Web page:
Sweden - Migration Court of Appeal, 23 May 2008, UM 1802-07
European Union Law > EN - Qualification Directive, Directive 2004/83/EC of 29 April 2004 > Art 6
European Union Law > EN - Qualification Directive, Directive 2004/83/EC of 29 April 2004 > Art 9 > Art 9.1 (b)
European Union Law > EN - Qualification Directive, Directive 2004/83/EC of 29 April 2004 > Art 10
European Union Law > EN - Qualification Directive, Directive 2004/83/EC of 29 April 2004 > Art 9
A female applicant from Syria belonging to a minority group was eligible for refugee protection based on the lack of fundamental rights and freedoms for the minority to which she belonged, in addition to her political activities.
The applicant claimed she was in need of protection based on the discrimination (amounting to persecution) she was subjected to as a member of the minority group Maktoumeen in Syria. The Maktoumeen are denied a number of fundamental rights in their country of origin. She had also been imprisoned and was tortured following her participation in a political demonstration and risked persecution on political grounds on return.
The Migration Board denied the application on 2 December 2005. The Stockholm Migration Court came to the same conclusion on June 11 2007. Neither the first nor second instance decision-makers found that the applicant fulfilled the requirements of the refugee definition. The judgment of the Migration Court was appealed to the Migration Court of Appeal where the applicant emphasised the difficult situation for Maktoumeen in Syria. The Migration Board approved the appeal as a whole with reference to cumulative acts of discrimination and the situation for this particular minority in Syria.
The Migration Court of Appeal stated, contrary to the view of the Migration Board but consistent with the Migration Court judgment, that the fact that the applicant was part of a discriminated minority was not in itself enough to grant her protection on refugee grounds. The Migration Court of Appeal underlined that an individual assessment had to take place.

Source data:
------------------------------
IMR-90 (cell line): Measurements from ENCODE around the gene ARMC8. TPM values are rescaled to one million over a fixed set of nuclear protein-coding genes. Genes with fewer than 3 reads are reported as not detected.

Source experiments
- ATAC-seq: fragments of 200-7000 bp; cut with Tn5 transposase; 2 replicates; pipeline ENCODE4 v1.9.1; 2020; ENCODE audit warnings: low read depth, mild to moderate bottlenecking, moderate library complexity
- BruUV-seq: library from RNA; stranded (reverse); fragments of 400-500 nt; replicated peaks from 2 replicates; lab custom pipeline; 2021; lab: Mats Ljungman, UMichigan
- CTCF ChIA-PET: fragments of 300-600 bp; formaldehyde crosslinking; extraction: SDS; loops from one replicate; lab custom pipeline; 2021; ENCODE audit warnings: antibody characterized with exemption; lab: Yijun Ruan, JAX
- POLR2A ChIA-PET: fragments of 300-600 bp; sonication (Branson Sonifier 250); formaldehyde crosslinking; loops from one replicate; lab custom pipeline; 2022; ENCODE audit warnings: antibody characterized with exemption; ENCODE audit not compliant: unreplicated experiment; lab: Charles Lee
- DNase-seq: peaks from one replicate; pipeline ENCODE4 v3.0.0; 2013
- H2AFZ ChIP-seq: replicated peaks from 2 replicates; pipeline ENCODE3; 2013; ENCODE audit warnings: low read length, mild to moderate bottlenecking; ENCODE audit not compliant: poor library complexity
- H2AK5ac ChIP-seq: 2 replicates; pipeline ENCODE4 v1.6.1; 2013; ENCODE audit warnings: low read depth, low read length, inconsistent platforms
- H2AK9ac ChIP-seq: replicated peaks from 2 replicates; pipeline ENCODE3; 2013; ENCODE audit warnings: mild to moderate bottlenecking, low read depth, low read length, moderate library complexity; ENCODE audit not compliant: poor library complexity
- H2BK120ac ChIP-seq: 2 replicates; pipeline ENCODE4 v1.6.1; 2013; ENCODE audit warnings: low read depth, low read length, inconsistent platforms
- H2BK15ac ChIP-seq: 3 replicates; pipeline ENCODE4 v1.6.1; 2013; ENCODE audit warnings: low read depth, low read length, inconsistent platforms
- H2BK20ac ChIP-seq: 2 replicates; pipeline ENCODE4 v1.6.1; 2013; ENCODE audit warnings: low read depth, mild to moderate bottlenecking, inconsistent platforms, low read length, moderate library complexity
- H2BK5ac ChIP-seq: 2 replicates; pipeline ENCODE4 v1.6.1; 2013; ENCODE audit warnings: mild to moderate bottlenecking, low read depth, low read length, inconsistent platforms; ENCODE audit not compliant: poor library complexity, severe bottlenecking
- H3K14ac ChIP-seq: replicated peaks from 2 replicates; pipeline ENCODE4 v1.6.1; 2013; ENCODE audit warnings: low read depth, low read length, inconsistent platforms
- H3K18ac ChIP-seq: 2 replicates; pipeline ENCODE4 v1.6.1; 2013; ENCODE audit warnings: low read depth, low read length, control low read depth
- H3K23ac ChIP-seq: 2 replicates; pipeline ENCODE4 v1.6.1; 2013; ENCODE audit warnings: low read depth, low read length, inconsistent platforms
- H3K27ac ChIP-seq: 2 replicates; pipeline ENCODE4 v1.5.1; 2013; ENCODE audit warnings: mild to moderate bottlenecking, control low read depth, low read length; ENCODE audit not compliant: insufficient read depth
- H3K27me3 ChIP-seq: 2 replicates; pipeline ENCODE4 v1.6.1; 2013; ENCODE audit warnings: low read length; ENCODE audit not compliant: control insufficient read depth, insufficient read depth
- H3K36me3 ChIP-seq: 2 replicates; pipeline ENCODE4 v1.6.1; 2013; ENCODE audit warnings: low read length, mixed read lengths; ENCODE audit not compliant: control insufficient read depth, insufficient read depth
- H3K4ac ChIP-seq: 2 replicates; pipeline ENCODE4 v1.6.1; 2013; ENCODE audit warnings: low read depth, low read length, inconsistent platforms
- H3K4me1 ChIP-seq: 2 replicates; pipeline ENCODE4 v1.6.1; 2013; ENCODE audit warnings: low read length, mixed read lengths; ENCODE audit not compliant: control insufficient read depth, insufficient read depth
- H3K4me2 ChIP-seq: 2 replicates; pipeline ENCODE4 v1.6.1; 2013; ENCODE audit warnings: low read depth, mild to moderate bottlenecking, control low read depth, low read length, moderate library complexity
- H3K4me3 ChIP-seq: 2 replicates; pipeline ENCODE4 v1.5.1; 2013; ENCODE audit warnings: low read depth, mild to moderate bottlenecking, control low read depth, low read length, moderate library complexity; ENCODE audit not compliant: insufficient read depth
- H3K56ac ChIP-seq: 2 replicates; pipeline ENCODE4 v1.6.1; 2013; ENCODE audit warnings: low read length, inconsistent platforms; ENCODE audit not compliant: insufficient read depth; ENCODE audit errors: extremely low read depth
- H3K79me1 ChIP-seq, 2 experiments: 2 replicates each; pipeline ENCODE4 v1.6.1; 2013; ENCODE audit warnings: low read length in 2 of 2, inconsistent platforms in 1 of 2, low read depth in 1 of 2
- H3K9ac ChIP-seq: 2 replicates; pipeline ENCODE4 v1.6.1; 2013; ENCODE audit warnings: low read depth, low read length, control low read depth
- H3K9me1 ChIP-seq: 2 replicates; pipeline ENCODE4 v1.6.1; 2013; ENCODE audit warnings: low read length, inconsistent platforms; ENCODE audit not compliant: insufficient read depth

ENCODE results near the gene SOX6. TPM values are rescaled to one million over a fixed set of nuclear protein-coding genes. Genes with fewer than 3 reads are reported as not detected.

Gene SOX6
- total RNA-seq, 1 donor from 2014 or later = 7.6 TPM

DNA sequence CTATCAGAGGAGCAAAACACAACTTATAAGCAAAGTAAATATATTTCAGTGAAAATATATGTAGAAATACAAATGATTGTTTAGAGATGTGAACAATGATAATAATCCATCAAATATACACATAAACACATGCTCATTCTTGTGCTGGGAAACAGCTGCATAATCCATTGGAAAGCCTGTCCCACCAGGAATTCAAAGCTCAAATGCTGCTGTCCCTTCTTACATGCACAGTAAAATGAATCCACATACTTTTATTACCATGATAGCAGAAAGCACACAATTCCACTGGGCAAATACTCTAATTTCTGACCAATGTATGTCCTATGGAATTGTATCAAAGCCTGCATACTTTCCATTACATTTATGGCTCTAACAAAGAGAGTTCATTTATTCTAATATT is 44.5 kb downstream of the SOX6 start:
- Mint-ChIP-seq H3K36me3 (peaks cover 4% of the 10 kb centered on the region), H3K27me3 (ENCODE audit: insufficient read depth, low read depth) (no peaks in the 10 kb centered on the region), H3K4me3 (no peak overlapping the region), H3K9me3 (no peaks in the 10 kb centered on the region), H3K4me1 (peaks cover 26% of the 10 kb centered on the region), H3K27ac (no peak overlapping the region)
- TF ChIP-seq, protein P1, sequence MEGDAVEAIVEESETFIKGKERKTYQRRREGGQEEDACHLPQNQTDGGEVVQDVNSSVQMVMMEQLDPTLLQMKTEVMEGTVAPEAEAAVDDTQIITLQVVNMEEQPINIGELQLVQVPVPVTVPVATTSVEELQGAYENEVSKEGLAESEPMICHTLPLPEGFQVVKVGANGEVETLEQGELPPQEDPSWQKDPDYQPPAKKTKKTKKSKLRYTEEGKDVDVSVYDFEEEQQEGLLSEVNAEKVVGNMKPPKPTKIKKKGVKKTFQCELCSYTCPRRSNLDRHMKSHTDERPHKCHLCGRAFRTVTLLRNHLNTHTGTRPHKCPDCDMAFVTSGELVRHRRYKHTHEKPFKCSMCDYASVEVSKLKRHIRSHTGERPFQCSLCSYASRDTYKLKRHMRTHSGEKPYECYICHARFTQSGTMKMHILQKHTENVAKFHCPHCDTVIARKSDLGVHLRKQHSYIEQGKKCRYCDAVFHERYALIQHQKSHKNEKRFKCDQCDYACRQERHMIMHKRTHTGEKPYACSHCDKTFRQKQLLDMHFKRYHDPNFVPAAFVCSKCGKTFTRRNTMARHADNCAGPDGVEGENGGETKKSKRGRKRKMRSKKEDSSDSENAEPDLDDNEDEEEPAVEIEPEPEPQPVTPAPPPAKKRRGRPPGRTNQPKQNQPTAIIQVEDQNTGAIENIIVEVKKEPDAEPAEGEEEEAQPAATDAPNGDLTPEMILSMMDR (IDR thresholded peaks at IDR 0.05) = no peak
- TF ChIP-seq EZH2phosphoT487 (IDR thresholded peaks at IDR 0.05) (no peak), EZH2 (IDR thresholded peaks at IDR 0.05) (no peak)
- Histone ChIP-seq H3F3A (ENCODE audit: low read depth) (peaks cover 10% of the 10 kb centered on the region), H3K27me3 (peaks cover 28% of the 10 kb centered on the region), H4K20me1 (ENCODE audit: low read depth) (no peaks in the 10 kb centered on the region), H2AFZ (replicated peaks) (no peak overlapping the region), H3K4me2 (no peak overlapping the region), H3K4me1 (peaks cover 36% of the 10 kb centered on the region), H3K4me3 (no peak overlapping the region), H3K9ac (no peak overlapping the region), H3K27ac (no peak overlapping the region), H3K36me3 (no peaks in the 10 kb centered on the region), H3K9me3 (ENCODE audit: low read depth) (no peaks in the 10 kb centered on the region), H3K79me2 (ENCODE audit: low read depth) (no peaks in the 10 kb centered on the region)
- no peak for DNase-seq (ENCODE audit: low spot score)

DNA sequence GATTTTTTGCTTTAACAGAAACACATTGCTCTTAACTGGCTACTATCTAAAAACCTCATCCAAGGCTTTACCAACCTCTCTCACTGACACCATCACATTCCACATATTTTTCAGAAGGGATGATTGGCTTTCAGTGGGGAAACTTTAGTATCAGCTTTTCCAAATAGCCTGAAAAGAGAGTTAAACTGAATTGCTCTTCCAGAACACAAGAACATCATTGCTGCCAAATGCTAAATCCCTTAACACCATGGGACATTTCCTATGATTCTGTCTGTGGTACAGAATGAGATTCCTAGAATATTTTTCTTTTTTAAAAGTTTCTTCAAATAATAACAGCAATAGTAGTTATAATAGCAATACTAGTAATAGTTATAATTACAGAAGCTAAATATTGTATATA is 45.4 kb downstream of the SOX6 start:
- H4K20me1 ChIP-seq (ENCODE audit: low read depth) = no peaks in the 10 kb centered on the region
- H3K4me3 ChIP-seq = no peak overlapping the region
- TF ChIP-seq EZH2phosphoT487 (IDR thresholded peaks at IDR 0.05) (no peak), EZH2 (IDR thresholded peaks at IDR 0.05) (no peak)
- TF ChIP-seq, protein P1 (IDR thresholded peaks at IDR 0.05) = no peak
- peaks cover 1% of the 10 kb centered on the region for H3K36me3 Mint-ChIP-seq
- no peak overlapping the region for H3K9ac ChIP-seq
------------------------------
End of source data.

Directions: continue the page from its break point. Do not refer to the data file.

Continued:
The Migration Court of Appeal found that the particularly vulnerable situation of the applicant as a Maktoumeen, combined with the consequences of the applicant’s political activities, as well as her statements regarding her limited possibilities of return to Syria, led to the conclusion that she was to be granted protection as a refugee under Chapter 4, Section 1 of the Aliens Act.
The Migration Court of Appeal reversed the decision of the Migration Board and the Migration Court judgment and granted the applicant refugee status.
Obiter Comments: One of the judges of the Migration Court of Appeal wrote a dissenting opinion stating that she thought that there were facts in the case that should have been further investigated. She also found the applicant’s account of events to be vague and lacking in detail and therefore not credible.
In the present judgment, the Migration Board completely changed its position when the case reached the Migration Court of Appeal. There it considered the discrimination the applicant has be subject to as cumulatively amounting to such human rights violations that fall within the scope of the refugee definition. The Migration Court of Appeal does not accept this line of reasoning. Instead, it emphasises the importance of an individual assessment of asylum claims and avoids the recognition of legitimate asylum claims from a particular group.